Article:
Upcoming Readings (if the world doesn’t end)

So, all of these awesome things are happening and just my luck, the world’s going to end. Damn those Mayans. But if for some reason the world doesn’t end I hope to see you at one of my upcoming events. First off, Rough Men Stand Ready has been doing amazing. We have put every dime that we’ve made from selling them back into an account to fund the next run. We have funded two runs and we’re halfway into funding the third. I will be reading from my story The Broken Man at four readings around Portland next month.

The Broken Man is a story I wrote after my deployment to Haiti back in 1995. I went over there as a teenager and quickly realized that life wasn’t valued the same by everyone. I also felt the toll soldiering has on a person. The story is about how a young soldier deals with the violence, death, and the surreal. Here’s an excerpt:

“The Captain and Sergeant Primeaux went off to talk to the villagers. The rest of the squad surrounded the medic and beaten Haitian still screaming in pain, but as the minutes ticked by his screams died to grunts. Sheehan couldn’t help but look at him wailing there in his own piss and blood. He wondered if the man knew where he was, if the man on the ground knew he was going to die soon. The medic still had more bandages, more gauze, more tourniquets, and probably morphine, but he didn’t use any of them.

Sheehan tried to ignore the grunts and gasps the medic called agonal breathing, the body’s final attempt at getting enough air. The young private decided to focus his attention anywhere but at that man. The villagers had gone back to their shacks except some of the kids stayed outside to see the soldiers so he waved at one.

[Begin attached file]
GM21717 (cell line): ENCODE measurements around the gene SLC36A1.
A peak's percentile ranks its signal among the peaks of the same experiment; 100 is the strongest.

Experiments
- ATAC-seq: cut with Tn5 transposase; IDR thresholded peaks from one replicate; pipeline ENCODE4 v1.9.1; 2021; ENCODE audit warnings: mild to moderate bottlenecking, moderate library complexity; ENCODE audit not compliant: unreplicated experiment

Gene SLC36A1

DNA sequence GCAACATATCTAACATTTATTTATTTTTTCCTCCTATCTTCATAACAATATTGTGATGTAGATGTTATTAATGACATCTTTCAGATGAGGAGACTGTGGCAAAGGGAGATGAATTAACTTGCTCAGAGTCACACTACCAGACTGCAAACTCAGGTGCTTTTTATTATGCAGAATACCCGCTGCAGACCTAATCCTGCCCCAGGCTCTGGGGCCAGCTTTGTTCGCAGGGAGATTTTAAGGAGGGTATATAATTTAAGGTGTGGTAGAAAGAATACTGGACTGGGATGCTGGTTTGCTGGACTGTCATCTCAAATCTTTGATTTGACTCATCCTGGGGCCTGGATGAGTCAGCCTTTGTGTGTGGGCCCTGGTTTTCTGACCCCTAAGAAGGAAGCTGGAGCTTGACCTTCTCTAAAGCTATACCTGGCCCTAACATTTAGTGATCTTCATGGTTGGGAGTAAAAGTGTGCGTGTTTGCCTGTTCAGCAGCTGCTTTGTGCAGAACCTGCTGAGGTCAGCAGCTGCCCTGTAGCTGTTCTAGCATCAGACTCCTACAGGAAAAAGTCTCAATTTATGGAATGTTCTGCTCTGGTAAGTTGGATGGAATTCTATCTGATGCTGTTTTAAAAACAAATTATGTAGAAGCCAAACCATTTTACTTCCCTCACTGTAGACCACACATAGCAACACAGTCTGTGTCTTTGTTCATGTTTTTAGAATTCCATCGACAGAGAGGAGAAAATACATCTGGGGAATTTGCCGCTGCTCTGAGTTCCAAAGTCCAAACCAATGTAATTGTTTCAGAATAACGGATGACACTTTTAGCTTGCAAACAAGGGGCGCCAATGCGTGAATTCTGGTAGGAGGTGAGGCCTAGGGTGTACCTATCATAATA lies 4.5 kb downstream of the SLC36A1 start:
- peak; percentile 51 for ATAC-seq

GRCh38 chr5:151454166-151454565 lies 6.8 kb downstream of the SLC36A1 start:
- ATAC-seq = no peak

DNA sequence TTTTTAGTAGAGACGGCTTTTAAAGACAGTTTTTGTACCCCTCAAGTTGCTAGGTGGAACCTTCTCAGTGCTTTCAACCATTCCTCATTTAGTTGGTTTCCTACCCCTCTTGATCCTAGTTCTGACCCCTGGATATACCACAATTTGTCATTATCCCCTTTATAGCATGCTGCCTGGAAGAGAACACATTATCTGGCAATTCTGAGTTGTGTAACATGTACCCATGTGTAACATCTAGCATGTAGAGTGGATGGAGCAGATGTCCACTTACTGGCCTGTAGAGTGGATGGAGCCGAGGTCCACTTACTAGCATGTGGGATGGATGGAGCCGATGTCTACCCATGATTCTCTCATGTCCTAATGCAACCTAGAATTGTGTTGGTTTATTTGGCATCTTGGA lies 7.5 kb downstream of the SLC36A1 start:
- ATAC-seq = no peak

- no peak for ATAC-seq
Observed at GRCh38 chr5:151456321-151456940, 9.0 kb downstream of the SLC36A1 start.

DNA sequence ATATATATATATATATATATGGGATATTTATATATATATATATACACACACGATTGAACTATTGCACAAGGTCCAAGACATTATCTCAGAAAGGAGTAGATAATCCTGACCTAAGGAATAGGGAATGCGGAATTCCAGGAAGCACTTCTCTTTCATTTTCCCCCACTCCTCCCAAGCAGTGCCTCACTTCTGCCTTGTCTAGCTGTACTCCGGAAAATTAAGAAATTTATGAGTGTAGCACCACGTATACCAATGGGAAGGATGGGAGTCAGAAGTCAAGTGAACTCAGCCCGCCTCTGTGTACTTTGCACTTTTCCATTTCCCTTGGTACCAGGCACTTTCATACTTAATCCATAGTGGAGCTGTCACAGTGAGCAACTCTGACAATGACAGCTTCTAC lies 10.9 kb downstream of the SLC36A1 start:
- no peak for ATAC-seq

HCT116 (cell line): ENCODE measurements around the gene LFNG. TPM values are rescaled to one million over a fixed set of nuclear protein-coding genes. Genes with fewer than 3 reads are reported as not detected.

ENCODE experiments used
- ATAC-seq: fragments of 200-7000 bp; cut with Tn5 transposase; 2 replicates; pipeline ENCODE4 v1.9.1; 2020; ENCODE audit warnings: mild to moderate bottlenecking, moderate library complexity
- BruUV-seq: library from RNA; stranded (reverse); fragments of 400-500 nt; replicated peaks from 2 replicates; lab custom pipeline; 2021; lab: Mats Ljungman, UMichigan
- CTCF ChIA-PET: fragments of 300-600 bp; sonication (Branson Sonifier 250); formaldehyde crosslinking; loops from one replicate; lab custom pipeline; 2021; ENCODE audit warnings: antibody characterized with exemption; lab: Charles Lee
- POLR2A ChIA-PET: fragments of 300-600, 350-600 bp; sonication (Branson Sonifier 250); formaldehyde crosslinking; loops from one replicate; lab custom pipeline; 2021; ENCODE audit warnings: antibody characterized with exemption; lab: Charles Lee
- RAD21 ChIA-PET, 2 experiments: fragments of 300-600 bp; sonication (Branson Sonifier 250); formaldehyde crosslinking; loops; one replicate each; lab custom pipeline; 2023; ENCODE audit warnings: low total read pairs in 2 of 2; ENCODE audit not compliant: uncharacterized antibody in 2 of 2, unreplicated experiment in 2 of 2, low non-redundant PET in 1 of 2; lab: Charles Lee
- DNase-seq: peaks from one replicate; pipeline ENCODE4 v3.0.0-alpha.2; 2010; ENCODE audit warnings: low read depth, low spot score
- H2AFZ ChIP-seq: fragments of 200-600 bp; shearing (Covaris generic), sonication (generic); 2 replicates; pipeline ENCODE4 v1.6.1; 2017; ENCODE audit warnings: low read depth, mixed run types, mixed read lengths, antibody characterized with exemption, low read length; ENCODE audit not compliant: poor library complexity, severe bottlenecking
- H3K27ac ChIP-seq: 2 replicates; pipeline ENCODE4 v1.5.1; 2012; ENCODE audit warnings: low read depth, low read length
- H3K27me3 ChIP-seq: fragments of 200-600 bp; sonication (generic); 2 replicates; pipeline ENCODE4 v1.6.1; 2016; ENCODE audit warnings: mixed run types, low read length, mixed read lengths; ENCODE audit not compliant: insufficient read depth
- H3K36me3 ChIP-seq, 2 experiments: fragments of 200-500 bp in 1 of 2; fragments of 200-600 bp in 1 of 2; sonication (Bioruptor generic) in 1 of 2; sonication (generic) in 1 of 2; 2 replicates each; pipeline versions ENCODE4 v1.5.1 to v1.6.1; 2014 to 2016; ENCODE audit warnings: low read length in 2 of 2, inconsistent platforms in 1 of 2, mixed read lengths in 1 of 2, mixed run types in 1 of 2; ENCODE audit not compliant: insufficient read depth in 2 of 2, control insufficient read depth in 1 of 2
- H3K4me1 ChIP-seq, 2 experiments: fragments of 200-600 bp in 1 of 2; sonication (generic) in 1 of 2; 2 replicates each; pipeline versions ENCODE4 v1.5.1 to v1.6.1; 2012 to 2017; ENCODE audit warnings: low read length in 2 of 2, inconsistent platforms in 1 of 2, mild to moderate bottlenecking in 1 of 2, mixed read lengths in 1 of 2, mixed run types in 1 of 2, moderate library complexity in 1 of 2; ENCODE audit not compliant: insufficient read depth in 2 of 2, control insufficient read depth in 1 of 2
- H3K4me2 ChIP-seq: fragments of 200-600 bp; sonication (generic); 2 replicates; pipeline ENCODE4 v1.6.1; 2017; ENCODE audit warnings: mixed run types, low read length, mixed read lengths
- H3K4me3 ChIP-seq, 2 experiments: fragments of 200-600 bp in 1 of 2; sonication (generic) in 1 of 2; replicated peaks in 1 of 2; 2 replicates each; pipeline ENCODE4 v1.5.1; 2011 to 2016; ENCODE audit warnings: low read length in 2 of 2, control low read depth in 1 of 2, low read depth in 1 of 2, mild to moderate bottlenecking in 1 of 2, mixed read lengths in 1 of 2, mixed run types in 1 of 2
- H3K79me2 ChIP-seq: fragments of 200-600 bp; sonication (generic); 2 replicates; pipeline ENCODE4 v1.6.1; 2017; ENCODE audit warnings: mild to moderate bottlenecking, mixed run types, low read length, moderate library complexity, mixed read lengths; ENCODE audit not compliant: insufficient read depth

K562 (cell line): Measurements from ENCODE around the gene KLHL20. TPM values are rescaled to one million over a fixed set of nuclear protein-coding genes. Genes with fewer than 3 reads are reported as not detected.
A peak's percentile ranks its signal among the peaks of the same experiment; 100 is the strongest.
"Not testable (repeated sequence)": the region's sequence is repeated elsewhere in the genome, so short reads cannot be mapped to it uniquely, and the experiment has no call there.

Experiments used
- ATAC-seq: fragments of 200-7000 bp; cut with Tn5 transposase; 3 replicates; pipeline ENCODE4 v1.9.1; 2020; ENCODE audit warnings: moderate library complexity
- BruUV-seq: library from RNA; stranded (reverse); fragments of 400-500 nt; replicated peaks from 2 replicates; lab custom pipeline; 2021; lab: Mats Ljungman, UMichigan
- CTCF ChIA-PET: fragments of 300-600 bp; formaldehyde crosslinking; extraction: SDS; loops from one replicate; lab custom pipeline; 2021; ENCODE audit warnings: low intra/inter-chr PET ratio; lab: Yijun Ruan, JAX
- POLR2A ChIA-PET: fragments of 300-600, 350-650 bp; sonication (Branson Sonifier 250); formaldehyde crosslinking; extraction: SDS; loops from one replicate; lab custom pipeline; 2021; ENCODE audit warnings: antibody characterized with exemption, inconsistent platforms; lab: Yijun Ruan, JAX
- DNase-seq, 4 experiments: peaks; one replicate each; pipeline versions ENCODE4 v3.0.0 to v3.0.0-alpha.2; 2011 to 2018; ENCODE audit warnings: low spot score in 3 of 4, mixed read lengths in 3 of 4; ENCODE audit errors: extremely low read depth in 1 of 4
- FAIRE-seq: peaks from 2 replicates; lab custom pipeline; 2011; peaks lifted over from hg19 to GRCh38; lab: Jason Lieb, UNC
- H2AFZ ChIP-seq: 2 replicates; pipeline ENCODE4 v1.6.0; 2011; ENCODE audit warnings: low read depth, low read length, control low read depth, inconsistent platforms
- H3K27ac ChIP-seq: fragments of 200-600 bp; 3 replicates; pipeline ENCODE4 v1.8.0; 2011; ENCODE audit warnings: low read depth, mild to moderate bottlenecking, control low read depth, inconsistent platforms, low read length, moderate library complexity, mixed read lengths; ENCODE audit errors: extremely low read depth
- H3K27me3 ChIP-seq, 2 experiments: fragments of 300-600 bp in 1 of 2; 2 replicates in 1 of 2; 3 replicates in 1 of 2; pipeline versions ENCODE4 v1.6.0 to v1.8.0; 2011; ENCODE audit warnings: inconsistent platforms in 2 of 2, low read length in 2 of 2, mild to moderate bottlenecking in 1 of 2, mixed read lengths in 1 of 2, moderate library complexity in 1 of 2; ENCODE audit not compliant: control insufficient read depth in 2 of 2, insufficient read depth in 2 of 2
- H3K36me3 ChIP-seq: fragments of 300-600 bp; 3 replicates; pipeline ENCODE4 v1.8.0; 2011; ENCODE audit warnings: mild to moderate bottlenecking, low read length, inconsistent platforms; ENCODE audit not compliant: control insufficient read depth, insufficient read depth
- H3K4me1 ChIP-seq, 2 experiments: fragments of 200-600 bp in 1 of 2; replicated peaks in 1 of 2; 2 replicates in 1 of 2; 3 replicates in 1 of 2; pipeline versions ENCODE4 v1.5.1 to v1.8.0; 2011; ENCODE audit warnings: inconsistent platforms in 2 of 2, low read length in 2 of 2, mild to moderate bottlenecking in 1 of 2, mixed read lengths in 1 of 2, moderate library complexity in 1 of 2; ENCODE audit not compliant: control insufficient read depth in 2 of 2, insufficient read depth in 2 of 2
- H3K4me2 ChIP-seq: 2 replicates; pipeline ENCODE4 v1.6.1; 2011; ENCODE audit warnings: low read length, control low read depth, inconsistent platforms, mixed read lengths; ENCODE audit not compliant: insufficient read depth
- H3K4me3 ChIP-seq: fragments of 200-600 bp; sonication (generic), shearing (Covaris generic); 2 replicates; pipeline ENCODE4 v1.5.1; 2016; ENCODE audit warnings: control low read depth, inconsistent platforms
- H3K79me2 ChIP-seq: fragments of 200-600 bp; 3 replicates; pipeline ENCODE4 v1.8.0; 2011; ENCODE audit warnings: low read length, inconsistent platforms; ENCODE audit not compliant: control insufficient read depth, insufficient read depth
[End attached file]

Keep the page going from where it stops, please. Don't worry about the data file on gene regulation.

“Gimme dolla, gimme chocolate.”

Sheehan said he was sorry, but he couldn’t give them anything. The kids were curious and made hand motions for Sheehan to take off his helmet. He could tell by their actions they had never seen white people hair before. They smiled and joked, children no older than ten laughing and playing, less than 5 meter from a man that lay dying, a man they helped kill. The beaten man gasped raspy from the back of his throat and every few minutes he regained enough consciousness to cry low.” 

Come out and hear me read with Mike Francis of the Oregonian, Miah Washburn and Tommy Houston of A Rock or Something, and other veterans at these dates and venues:

January 17th @ Rogue Hall on PSU 7p-9p
January 18th @ Berbatis downtown 7p-9p
January 19th @ Big Dog Coffee in Oregon City time TBA
January 26th @ Bar alla Bomba on E Burnside and 11th 7p-9p with a special bourbon tasting from 4 Spirits Desitillery from Corvallis Oregon.
Another amazing thing happened- my good friend Archie Washington received a grant from the Regional Arts & Culture Council to help produce one-act plays written, produced, directed and acted in by veterans this summer. The one-act plays will run from July to September and A Rock or Something will be helping out. I’ll definitely write at least one of these plays and may direct, produce and even act in some others.

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First Day Rush and Rushes

This is fun. To see the words I put on paper come to life is amazing. This really is the best short we’ve done so far. I’ll post the link to the first days rushes. I don’t want to give it all away before you see the finished product but I think it’s important to show people the process. We shot the beginning scene repeatedly until we got what works.